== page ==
Despite recent stock market highs, individual investors remain very risk-averse. More than three in four Americans (76%) say they are not more inclined to invest in the stock market with interest rates on savings accounts and CDs at record lows, according to new research from Bankrate.com (NYSE: RATE).
That is the same percentage Bankrate.com measured at this time last year. The percentage of people who are more inclined to invest in stocks increased slightly this year (to 22% from 18%), but that is a negligible change considering the poll’s 3.7% margin of error.
“Although the Fed is trying to push investors into riskier assets in pursuit of better returns, individual investors aren’t biting,” saidGreg McBride , CFA, Bankrate.com’s senior financial analyst.
Of course, this study doesn’t include those already heavily involved in the market. Personally, we’re more inclined to invest in stocks while it continues to rise.
Consumers feeling a little better
Bankrate.com also announced its latest Financial Security Index results. The Index dipped from 101.5 in March to 100.4 in April, but still indicates that consumers are feeling better about their financial security relative to 12 months ago (any figure above 100 illustrates improved financial security). This is only the fourth time in the 29 months since its inception that the Index has registered in positive territory.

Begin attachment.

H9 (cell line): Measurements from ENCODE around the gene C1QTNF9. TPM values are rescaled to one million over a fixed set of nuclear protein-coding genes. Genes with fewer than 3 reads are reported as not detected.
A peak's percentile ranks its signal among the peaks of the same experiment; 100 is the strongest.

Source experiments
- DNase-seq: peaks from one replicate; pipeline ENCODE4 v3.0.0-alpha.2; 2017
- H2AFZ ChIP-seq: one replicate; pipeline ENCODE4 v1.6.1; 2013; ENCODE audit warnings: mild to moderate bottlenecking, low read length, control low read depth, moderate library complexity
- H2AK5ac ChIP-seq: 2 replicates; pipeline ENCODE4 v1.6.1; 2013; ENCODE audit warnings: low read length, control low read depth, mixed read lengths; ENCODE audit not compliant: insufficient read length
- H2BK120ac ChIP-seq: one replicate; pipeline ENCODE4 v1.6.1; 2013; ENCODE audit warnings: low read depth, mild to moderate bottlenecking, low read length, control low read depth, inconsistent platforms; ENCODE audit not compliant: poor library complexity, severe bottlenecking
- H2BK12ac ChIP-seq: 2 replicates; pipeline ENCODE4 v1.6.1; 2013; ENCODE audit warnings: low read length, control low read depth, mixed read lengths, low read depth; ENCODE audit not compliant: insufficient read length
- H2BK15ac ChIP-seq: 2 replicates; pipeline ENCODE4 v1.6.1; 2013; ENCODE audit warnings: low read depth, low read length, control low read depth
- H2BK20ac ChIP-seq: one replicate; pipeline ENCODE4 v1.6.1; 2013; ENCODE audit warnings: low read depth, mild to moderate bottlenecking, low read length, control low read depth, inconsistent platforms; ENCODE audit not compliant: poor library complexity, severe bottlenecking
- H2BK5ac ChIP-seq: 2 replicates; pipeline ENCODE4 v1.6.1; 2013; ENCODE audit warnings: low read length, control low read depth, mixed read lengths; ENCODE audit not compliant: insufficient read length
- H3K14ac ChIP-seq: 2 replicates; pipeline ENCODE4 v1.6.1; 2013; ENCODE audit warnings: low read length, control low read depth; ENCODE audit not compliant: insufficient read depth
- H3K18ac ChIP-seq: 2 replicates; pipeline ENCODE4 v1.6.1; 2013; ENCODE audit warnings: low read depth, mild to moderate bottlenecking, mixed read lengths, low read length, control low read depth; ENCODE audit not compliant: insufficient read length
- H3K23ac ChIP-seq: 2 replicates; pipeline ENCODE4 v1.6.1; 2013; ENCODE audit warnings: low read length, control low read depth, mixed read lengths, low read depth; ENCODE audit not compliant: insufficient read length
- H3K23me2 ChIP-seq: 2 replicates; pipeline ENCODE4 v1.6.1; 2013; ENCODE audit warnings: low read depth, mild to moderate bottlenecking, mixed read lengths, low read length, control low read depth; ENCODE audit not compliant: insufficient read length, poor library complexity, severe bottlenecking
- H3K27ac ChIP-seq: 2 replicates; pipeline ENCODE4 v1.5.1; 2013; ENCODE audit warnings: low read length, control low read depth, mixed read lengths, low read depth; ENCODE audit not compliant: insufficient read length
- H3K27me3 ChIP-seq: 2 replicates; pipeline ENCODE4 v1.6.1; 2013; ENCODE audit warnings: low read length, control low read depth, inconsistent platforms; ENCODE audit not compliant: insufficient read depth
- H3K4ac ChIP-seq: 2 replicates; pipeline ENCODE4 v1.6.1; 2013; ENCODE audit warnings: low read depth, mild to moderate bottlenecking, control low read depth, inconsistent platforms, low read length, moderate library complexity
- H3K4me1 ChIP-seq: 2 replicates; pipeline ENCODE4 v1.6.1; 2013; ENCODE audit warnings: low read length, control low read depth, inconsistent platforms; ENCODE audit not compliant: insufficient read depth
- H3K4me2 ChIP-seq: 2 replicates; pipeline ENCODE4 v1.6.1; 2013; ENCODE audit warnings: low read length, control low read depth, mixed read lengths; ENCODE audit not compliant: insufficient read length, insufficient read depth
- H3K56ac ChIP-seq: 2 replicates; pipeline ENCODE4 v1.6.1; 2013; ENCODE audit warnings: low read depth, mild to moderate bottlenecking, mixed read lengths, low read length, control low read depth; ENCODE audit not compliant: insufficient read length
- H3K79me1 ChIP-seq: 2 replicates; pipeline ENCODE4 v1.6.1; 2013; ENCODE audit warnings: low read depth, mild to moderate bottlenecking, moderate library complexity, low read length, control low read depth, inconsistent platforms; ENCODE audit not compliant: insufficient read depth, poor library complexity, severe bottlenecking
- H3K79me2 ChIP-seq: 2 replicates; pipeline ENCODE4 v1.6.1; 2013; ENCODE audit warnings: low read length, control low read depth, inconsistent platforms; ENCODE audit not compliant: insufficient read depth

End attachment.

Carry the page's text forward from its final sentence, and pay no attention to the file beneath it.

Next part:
“Even disappointing job growth in March wasn’t enough to shake Americans’ upbeat feelings of financial security relative to one year ago,” McBride added.
Americans feel less secure than last year in only one of the Financial Security Index’s five components: savings. Those who feel less comfortable with their current savings outnumber those who feel more comfortable by a ratio of greater than two to one.
They see progress in key areas
Consumers feel they have progressed over the past year in each of the other four components: job security, debt, net worth and overall financial situation. Sentiment regarding savings, debt, net worth and overall financial situation remains correlated with income.
Lower-income households possess the most downbeat levels of security while higher-income households are either the most likely to be upbeat or the least likely to be negative. Not surprisingly, lower-income households are also the least inclined to invest in the stock market due to low interest rates.
The survey was conducted by Princeton Survey Research Associates International (PSRAI) and can be seen in its entirety here: